Autumn on Lake Audobon

Autumn on Lake Audobon
Autumn on Lake Audubon, Photo by Alison Kamat

Thursday, August 13, 2015

TSA to shrink office space per employee to 173 GSF in move to Alexandria

The Washington Business Journal reported yesterday that the Transportation Security Administration (TSA) plans to move its headquarters from Pentagon City to a long vacant building in Alexandria beginning this year.  It goes on to state:
Under the agreement, the TSA will fully occupy the building by the spring of 2018 at a rental rate of $36 per square foot. That rate, per the GSA, is more than 25 percent below projected market rents. The agreement also provides the government with $50 million for tenant fit-out costs and other transition-related expenses. The utilization rate (square footage per employee) will be roughly 153 — 20 percent below the GSA's current rate.
We believe the "utilization rate" described here is what is known as "leasable space" or "RBA" in the commercial real estate market.  This is the space actually leased by a tenant.  It includes all the space occupied by employees plus a proportional share of common areas available in an office building.  So TSA has leased about 153 SF of space for each employee.  By our calculations, the actual space occupied by employees runs about 3/4s of leasable space.  That means, on average, each employee be about 116 SF.

For planning purposes, Fairfax County uses 300 gross square feet (GSF) per office employee.  Our calculation suggests that leasable space is about 88% of gross square footage.  This means that each TSA employee will occupy about 173 GSF in its new quarters, less than 58% of the County's planning value.  Other, generally private, leasees of office space have occupied even much smaller office space per worker on a GSF basis in our area in recent years as we have documented repeatedly on this blog (see index "office space").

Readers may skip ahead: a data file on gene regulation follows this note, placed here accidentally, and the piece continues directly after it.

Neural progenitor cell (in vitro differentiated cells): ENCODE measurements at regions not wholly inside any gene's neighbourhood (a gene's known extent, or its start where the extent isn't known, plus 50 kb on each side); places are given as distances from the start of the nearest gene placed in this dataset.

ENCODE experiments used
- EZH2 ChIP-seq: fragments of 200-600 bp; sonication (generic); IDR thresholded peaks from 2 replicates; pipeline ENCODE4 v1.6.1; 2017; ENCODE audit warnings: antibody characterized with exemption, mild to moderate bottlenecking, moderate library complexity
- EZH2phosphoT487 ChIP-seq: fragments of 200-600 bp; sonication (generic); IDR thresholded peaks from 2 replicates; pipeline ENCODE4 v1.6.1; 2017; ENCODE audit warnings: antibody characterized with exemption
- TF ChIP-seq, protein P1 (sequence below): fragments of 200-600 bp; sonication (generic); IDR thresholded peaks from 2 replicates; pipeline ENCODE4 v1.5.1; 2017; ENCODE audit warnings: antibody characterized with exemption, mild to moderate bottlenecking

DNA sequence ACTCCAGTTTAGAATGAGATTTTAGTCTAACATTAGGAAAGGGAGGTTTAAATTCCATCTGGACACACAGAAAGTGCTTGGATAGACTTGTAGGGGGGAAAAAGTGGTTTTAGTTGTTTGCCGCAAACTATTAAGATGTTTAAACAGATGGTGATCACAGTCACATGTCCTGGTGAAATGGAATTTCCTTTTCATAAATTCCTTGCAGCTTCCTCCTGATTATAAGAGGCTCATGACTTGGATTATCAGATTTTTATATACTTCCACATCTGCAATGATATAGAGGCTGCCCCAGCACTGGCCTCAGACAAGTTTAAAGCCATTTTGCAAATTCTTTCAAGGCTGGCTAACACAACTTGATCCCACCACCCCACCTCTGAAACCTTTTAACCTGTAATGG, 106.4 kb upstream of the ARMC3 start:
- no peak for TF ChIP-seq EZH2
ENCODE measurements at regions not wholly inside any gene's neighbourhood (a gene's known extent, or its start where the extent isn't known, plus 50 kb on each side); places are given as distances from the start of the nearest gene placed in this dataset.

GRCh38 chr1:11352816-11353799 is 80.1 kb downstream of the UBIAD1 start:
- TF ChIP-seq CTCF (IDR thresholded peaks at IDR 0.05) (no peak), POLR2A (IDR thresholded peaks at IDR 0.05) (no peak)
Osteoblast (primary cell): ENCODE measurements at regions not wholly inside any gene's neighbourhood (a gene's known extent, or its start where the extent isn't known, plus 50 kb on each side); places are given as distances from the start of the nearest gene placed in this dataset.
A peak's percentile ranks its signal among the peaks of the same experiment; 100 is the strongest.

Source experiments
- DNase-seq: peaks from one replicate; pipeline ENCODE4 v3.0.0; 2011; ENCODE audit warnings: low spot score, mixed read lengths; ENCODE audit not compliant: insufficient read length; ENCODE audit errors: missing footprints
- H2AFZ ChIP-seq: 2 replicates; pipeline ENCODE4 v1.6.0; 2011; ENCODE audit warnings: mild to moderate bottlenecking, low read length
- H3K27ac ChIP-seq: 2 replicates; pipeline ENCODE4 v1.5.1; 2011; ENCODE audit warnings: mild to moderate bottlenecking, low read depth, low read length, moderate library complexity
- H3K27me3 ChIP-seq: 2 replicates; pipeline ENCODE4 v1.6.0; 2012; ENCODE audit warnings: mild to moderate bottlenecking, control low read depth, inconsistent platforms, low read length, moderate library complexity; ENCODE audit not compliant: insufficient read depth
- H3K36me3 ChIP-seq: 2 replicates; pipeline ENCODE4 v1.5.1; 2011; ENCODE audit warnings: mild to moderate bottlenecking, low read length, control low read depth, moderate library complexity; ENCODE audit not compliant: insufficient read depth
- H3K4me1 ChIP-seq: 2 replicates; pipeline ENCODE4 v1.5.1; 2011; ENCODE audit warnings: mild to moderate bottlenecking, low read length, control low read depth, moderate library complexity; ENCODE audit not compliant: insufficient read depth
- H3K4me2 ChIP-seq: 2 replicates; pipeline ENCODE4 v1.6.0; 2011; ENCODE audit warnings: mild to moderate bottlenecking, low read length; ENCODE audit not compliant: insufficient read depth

Two key points arise from this analysis:
  • It is likely that in the next decade leasing of Washington area office space will run about half of what the County expects (and that doesn't count adverse market conditions) as businesses and the federal government stick more employees in less space.
  • More dangerously, over the longer term--3-4 decades--the number of office employees in key employment centers such as Tysons and Reston could be TWICE what the current County plans call for because of bad planning assumptions.  The infrastructure costs (primarily transportation) to support that level of employment will be huge and haven't been considered.
While we tire of repeating the same argument--that office space per employee is shrinking by at least half--we will continue to do so until Fairfax County at least understands and recognizes this phenomenon in its planning and zoning efforts.  

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